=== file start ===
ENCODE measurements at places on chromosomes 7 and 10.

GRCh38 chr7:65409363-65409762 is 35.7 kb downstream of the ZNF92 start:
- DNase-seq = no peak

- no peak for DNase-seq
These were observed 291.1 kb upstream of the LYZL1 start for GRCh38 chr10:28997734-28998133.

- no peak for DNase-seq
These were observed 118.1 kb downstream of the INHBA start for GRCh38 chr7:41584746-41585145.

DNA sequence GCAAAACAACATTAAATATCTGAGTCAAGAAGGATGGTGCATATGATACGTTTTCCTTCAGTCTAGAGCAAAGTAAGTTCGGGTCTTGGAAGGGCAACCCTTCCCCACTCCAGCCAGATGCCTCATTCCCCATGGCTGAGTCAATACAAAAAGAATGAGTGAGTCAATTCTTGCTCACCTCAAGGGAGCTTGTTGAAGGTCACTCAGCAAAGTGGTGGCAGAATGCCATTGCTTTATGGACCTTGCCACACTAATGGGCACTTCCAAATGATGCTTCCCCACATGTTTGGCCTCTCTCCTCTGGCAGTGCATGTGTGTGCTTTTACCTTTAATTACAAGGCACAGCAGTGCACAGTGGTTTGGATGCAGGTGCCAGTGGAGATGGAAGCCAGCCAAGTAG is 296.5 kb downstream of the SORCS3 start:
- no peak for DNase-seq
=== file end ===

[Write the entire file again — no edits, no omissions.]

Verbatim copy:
ENCODE measurements at places on chromosomes 7 and 10.

GRCh38 chr7:65409363-65409762 is 35.7 kb downstream of the ZNF92 start:
- DNase-seq = no peak

- no peak for DNase-seq
These were observed 291.1 kb upstream of the LYZL1 start for GRCh38 chr10:28997734-28998133.

- no peak for DNase-seq
These were observed 118.1 kb downstream of the INHBA start for GRCh38 chr7:41584746-41585145.

DNA sequence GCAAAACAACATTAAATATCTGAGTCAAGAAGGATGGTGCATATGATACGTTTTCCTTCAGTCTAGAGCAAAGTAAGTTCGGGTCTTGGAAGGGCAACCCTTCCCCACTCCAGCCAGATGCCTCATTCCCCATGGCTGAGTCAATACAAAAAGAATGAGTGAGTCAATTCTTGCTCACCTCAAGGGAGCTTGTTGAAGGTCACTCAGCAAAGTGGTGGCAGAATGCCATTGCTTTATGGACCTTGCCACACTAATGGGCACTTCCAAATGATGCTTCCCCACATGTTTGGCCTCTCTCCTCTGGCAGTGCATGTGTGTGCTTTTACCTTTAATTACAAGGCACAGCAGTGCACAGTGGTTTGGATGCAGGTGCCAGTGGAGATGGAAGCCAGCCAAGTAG is 296.5 kb downstream of the SORCS3 start:
- no peak for DNase-seq